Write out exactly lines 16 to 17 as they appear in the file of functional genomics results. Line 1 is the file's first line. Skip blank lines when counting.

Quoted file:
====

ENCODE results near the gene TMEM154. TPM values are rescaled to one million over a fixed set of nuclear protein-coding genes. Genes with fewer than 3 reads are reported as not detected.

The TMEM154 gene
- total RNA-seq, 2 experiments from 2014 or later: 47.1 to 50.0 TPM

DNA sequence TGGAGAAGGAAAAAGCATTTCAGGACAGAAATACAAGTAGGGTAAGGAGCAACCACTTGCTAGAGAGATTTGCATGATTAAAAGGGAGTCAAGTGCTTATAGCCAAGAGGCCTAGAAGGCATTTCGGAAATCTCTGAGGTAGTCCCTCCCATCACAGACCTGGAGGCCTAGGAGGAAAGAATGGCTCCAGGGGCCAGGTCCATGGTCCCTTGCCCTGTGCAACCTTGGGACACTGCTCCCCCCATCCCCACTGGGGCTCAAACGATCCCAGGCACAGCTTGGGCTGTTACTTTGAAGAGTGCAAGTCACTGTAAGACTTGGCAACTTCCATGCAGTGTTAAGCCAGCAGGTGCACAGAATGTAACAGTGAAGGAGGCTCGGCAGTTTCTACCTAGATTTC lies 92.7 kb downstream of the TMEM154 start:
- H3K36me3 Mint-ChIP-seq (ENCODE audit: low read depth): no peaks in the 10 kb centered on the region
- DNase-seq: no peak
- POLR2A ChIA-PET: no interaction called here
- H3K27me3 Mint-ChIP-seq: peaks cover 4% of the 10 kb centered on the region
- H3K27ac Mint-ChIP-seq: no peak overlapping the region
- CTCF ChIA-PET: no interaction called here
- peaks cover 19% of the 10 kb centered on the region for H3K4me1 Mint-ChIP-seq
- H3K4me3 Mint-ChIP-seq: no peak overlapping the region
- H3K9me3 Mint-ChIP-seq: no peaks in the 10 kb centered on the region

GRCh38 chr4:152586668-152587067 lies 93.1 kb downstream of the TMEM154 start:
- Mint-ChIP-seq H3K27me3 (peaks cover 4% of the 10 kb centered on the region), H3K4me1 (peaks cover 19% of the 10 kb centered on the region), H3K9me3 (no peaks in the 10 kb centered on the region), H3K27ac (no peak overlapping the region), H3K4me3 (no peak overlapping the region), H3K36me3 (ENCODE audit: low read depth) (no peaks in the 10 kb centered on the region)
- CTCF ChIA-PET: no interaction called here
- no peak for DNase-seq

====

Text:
- CTCF ChIA-PET: no interaction called here
- no peak for DNase-seq